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The Manuals of Taoist Sexual Practise

Category: Books sutras and myths

 

The Manuals of Taoist Sexual Practise are, in essence, a group of five texts which are about sexual stimulation and how to use it to progress on the spiritual path

The texts were part of the Mawangdui finds of 1973/4 and have been translated by Thomas Cleary into English.

The first three – Ten Questions, Joining Yin and Yang and Talk on supreme Guidance for the World, deal with the practicalities of sexual stimulation and using it to both improve your health and progress spiritually.  The main themes are how to make love in the context of sexual stimulation, diet needed, exercises to help and the importance of sleep.

The last two – A course in Effectiveness and a Course in Guidance concentrate on the less physical and more mental aspects of improving your health and ability to progress spiritually using sexual stimulation techniques.  There is thus more emphasis on the removal of stress and living at peace, as well as ways of enhancing your friendships and social life.

 

Thomas Cleary – The Taoist Classics
‘The human body’ according to an old Taoist book ‘consists of vitality, energy and spirit’.  In Taoist health science, vitality, energy and spirit are called the Three Treasures and their care and cultivation are considered the basis of health, happiness and long life.
In simple terms, vitality refers to sexuality…………..
The Taoist alchemy of well-being is the science of combining these three elements in such a way as to maximise the benefits of natural potential, harmonising instinct, emotion and reason.
Within the broad spectrum of Taoist traditions, which include a very wide range of interests and studies, one of the earliest movements to emphasise conscious exercise of the connection between physical and emotional well-being is found in the so-called Huang-Lo school.
The name of this school is taken from the names of Huang Di, the legendary Yellow Emperor of the late middle third millennium BCE, to whom a lot of health and sex lore is attributed and Lao Tzu, the ‘Ancient Master’, legendary author of the work known as the De Dao Jing, later recast as Tao Te Ching.
Recent archaeological finds in China have unearthed hitherto unknown texts of this tradition, …. Showing the comprehensive scope of the Huang-Lao approach to physical and mental hygiene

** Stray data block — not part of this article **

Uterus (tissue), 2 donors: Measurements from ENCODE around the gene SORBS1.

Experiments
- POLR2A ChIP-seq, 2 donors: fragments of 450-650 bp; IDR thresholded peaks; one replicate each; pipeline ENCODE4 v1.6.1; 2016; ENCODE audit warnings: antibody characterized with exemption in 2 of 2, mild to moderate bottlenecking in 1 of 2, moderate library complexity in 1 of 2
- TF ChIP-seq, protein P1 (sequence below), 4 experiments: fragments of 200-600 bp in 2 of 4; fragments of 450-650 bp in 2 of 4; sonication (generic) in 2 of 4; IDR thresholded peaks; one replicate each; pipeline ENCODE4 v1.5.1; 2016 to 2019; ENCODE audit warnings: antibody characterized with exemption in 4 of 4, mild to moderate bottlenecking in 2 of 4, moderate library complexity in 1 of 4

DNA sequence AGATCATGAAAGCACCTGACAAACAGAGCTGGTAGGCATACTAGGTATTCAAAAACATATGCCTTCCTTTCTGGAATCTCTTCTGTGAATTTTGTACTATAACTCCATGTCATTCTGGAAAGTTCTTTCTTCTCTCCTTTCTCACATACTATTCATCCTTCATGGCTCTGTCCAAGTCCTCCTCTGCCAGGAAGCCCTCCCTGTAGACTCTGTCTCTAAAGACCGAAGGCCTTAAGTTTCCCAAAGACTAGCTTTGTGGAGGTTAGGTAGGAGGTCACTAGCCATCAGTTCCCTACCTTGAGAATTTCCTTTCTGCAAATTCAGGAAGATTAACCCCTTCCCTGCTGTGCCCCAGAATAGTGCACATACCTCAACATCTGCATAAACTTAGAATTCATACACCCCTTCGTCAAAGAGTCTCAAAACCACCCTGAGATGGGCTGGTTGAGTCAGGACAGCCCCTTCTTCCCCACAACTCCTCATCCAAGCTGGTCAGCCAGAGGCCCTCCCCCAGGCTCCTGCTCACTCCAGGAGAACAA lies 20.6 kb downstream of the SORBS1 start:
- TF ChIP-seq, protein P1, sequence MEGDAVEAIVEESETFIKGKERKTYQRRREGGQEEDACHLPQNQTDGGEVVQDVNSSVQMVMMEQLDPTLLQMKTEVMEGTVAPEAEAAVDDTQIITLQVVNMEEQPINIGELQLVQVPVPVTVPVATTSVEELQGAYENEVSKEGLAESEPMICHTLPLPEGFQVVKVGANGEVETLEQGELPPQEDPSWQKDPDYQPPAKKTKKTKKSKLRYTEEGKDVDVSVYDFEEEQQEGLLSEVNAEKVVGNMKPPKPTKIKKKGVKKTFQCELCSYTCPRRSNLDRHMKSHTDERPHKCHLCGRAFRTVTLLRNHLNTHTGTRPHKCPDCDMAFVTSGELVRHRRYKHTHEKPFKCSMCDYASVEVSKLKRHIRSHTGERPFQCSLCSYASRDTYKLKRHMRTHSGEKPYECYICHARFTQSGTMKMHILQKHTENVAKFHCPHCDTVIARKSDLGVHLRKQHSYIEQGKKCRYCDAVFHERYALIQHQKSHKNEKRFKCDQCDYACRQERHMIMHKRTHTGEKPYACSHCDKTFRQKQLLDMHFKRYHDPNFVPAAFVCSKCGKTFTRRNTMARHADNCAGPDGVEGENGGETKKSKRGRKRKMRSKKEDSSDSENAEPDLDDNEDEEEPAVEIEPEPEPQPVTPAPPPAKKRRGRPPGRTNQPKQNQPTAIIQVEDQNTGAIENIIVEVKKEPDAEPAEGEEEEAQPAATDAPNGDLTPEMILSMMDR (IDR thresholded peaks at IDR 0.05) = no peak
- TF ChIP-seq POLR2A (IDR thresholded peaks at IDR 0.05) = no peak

Ten Questions

Ten Questions uses the format of a question and answer session between legendary rulers and Taoist adepts. 

It covers the ways in which one can prolong sexual intercourse, and the means by which one controls ejaculation. 

There are exercises in how to use breathing to help with this process and how the diet needs to be adjusted ‘sexy eating’ by adding milk, eggs, nuts, and red wine etc.  The role of sleep is discussed.

Joining Yin and Yang

 

Joining Yin and Yang describes sexual techniques and ‘the health benefits of blissful intercourse’.  It covers the importance of mood, sensitive foreplay, and thorough arousal.  The complete satisfaction of the female is given particular emphasis.

Thomas Cleary – The Taoist Classics
Whilst control of the male ejaculaton is considered essential, the forced methods later devised by Taoist sexologists for this purpose are not represented in this text, which instead implies a more general approach involving cultivation of attention, carefulness and pacing.

Talk on Supreme Guidance for the World

 Talk on Supreme Guidance for the World goes into more detail on the relationship between sex and health.  The emphasis is on physical and mental ‘energisation’ by using multiple complete acts of love without male ejaculation.

Thomas Cleary – The Taoist Classics
Numerous successive stages of physical and mental bliss are identified and described, and general outlines of sexual function and dysfunction are followed by recapitulation of techniques, methods and styles of sexual intercourse

Courses in effectiveness and guidance

 

Courses in effectiveness and guidance,  consisting of the two texts Course in Effectiveness and Course in Guidance, is a long lost version of the Tao Te Ching.

It is thus an interpretation of even older lore, but this version in the Huang-Lao tradition of Taoism is ‘more down to earth’ than the comparatively mystical interpretations of the wisdom of old in the Tao Te Ching.

The teachings are centred on the removal of a whole host of negative emotions – stress, anxiety, aggression – by those of serenity, calm, compassion and freedom.  By achieving this mental state, it improves both health and well-being, and also sexual practices.

Thomas Cleary – The Taoist Classics
Mental postures and contemplative exercises conducive to the elimination of toxic feelings and the development of therapeutic feelings are outlined throughout both courses of this revered text.

 

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